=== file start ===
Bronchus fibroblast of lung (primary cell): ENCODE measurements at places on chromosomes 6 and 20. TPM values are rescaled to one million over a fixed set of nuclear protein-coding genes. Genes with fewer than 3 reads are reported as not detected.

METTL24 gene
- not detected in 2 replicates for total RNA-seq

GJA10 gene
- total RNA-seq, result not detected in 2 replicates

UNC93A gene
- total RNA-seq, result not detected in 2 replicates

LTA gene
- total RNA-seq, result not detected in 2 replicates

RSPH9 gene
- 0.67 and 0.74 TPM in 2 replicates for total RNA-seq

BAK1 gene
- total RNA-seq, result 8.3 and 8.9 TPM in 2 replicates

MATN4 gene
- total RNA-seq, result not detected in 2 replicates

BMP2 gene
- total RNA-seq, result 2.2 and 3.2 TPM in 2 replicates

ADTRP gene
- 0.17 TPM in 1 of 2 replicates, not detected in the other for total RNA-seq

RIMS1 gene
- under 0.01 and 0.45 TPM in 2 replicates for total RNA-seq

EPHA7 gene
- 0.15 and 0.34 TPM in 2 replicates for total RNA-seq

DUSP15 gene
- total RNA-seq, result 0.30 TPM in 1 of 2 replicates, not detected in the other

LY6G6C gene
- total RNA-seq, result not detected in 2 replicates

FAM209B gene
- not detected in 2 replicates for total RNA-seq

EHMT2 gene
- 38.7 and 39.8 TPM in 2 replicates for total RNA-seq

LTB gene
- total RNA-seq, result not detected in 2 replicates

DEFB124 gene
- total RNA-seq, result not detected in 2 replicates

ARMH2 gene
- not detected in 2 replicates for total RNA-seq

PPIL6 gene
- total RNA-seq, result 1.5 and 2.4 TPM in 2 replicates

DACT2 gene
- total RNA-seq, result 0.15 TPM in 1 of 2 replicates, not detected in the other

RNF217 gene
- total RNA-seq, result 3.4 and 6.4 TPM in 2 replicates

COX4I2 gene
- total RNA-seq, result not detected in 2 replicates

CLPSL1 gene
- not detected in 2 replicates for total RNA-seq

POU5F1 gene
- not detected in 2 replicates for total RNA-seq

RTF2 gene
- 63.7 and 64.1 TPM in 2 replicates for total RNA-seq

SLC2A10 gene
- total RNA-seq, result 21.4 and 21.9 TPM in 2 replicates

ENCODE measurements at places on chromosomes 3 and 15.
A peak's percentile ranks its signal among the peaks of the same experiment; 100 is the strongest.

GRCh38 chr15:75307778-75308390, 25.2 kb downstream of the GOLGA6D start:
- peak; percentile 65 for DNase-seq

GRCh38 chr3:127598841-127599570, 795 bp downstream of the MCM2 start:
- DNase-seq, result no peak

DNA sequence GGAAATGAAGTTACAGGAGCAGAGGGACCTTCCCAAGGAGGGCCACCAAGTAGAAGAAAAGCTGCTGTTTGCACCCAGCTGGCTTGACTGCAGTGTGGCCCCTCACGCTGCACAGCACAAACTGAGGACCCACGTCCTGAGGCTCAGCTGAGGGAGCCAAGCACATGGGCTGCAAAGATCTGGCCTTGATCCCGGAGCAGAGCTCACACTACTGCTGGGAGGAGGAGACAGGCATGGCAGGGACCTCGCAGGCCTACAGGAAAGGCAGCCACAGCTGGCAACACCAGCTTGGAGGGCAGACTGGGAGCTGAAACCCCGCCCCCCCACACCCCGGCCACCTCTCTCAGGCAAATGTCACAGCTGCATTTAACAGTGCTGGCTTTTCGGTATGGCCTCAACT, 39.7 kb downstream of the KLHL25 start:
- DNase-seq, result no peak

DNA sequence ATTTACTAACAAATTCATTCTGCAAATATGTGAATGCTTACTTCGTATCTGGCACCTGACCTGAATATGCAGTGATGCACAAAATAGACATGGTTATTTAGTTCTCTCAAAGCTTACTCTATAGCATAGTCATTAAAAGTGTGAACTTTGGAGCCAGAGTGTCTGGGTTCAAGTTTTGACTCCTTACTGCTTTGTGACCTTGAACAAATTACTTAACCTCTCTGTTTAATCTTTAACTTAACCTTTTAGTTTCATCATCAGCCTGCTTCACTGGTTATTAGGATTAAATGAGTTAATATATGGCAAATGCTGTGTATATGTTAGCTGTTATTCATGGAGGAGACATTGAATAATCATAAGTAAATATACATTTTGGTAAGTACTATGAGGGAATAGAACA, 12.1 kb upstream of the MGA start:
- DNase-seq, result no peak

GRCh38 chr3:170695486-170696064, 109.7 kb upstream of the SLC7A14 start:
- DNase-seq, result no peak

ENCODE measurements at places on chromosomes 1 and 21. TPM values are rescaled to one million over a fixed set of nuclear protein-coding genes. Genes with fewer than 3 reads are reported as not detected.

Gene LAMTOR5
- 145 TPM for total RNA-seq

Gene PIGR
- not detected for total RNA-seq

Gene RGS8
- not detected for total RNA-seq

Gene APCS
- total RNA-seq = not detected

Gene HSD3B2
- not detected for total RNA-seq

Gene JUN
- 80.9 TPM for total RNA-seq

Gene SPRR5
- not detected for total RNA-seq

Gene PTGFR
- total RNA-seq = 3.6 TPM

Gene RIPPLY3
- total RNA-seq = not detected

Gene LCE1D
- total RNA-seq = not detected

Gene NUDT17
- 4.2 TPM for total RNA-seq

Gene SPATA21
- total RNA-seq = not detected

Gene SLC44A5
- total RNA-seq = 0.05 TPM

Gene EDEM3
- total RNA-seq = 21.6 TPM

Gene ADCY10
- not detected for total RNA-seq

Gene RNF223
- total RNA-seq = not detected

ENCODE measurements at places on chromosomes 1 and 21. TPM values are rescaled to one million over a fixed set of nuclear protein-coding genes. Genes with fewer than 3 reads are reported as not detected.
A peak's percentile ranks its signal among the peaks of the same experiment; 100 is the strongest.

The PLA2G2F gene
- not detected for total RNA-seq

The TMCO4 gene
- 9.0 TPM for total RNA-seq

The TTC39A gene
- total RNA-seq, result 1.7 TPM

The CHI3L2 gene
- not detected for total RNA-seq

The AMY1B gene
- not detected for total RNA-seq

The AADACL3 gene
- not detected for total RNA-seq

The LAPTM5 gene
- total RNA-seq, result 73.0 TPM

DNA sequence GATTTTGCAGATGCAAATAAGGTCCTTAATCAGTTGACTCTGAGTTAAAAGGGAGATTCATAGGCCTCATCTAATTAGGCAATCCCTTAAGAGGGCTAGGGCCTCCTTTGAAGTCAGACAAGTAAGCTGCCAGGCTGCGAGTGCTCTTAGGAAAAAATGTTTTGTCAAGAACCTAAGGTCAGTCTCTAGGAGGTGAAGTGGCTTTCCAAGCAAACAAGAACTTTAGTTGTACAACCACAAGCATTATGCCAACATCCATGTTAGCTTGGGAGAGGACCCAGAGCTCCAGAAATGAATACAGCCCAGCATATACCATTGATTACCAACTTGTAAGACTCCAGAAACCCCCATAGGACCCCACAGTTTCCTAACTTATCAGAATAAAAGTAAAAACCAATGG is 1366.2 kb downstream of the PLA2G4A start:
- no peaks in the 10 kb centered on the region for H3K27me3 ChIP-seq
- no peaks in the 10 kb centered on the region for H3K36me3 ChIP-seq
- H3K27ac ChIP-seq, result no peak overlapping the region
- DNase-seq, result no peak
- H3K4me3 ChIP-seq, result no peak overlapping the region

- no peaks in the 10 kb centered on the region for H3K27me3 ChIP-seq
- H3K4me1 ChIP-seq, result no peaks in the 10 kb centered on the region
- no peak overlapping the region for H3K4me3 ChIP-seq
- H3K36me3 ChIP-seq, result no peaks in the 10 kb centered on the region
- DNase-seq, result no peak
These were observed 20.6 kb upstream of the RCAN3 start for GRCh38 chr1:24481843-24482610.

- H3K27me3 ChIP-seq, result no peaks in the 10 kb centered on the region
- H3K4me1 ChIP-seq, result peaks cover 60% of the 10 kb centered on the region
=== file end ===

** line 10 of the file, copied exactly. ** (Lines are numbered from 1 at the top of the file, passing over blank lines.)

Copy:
RSPH9 gene